Problems With Heart Transplants

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Problems With Heart Transplants

A heart transplant is necessary if you have a diseased heart, if medications have failed, or if other surgeries have failed to fix the defect in your heart. A donor heart is used in the replacement of your heart. While the success of survival has greatly improved since the first heart transplant took place, there are some risks associated with a transplant.

  1. Donor Rejection

    • According to the Mayo Clinic, the biggest risk is the rejection of the new heart. The body naturally tries to ward off foreign substances that the body deems as a threat. The immune system will attack your heart, even though the new heart is meant to save you.

    Signs of Rejection

    • When you are given a donor heart, you are placed on immunosuppressants to slow down the aggression of your immune system. However, according to the Mayo Clinic, despite taking the medication, nearly 25 percent of heart transplant patients will develop signs of rejection within the first year. Initial signs of donor rejection include fever, fatigue, decreased urination, weight gain and shortness of breath.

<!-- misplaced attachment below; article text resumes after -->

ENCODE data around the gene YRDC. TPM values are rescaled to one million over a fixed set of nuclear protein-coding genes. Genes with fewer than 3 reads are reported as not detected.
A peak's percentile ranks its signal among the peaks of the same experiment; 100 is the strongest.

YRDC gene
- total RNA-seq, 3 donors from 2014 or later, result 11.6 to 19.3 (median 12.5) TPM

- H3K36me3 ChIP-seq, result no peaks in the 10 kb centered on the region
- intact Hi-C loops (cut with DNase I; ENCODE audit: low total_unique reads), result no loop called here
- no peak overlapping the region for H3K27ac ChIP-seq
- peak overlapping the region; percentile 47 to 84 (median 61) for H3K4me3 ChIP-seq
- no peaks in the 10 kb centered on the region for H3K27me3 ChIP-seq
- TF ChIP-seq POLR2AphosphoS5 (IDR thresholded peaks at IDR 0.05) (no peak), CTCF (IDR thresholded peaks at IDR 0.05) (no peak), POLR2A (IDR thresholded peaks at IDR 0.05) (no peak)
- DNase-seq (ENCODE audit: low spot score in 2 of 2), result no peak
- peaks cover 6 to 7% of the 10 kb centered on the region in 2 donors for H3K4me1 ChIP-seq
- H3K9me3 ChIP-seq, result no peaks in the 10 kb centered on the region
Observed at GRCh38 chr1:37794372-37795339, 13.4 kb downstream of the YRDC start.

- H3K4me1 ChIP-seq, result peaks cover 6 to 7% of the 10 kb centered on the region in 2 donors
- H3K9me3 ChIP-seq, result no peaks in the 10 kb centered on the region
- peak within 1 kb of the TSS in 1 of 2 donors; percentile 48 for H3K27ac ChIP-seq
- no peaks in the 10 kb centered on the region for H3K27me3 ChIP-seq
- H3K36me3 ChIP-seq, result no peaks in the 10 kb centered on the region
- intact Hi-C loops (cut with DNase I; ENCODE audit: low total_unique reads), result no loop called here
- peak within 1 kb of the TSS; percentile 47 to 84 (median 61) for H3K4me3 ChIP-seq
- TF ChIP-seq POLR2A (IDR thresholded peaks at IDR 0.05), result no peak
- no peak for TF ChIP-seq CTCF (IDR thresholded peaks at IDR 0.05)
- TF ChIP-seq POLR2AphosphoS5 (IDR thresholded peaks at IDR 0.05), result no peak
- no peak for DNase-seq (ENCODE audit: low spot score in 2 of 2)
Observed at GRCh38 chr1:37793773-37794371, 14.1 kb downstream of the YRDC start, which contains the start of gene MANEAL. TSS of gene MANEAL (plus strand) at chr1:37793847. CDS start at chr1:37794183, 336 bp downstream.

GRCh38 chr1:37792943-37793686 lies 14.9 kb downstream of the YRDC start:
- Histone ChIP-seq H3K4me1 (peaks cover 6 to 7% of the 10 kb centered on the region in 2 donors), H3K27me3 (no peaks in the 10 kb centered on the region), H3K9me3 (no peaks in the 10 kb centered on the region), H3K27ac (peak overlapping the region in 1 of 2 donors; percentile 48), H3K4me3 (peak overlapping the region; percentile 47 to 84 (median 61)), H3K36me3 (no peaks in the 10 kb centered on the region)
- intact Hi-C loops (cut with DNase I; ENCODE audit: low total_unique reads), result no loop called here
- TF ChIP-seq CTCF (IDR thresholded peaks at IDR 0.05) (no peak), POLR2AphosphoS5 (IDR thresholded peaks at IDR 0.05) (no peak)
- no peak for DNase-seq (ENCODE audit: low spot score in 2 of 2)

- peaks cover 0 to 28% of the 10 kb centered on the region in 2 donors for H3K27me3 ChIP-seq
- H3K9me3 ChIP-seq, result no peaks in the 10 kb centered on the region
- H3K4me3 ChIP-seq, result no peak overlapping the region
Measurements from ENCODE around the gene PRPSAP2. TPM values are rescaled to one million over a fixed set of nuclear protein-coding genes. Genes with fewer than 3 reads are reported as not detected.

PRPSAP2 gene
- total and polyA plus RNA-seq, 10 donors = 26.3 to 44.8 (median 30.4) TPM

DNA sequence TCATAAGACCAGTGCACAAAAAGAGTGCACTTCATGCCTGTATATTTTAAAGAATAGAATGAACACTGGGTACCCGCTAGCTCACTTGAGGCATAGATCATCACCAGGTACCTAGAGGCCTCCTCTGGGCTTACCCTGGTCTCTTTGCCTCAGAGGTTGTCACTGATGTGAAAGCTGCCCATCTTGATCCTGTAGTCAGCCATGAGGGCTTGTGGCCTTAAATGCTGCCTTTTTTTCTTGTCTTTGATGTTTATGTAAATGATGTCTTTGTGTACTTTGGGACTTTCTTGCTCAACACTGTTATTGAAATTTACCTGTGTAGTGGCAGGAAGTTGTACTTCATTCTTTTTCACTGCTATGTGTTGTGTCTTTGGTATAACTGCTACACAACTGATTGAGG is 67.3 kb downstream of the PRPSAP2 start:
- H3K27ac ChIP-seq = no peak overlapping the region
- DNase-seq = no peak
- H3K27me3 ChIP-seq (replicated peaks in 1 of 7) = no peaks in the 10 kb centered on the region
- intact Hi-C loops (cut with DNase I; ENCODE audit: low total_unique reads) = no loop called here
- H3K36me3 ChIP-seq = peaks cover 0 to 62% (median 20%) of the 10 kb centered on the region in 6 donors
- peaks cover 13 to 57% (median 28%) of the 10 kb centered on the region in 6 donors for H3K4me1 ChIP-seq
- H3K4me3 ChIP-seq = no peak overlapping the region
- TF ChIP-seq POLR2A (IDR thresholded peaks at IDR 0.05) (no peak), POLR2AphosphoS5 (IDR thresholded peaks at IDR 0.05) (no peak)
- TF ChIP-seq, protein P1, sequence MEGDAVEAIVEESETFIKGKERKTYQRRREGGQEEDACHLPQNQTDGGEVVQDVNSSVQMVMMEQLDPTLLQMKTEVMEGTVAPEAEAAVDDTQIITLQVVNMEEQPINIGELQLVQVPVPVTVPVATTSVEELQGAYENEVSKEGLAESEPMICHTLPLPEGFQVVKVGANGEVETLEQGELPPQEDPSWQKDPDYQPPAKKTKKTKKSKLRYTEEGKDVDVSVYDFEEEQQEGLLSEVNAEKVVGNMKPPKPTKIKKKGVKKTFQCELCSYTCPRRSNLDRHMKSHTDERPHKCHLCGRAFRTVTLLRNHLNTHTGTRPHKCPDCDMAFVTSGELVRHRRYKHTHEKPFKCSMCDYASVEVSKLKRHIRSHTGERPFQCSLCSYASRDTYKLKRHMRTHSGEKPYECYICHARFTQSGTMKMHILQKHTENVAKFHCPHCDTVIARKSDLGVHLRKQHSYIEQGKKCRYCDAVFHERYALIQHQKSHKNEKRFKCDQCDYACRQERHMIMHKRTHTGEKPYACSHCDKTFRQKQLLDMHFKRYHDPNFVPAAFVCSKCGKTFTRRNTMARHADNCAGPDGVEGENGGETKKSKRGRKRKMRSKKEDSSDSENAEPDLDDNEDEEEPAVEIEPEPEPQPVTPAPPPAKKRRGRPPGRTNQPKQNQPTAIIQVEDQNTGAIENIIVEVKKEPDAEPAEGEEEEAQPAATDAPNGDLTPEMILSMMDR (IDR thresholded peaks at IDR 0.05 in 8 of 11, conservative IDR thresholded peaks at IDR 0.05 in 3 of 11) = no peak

Arteries

    • After you have received a heart transplant, there is a slight possibility of developing a condition known as cardiac allograft vasculopathy. This condition causes the arteries of your heart to thicken and harden. As a result, blood circulation through your heart can become labored. CAV can lead to heart failure, heart attack, arrhythmia and sudden cardiac death.

    Cancer

    • According to the Mayo Clinic, if you are taking immunosuppressants after having received a heart transplant, you are at a higher risk for developing cancer. Such cancers can include skin cancer, the development of tumors on your lips and non-Hodgkin's lymphoma.

    Other Issues

    • After you receive a heart transplant, you will need to take immunosuppressants for the rest of your life. These medications can result in kidney damage. Immunosuppressants can also make you prone to infections. Your immune system becomes weak, and your body is not able to fight infections. According to the Mayo Clinic, it is common for many heart transplant recipients to be admitted to a hospital within the first year of their transplant, due to infections.

    Survival

    • Survival rates after having a heart transplant are relatively high. The Mayo Clinic states that the "survival rate is 90 percent after one year and 72 percent after five years." However, keep in mind that a heart transplant may not always be successful. As a result, you may require an adjustment in your medications. In severe cases, such as rejection or the development of heart disease, a new transplant may be necessary.

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  • Photo Credit D Dinneen: wikimedia.org

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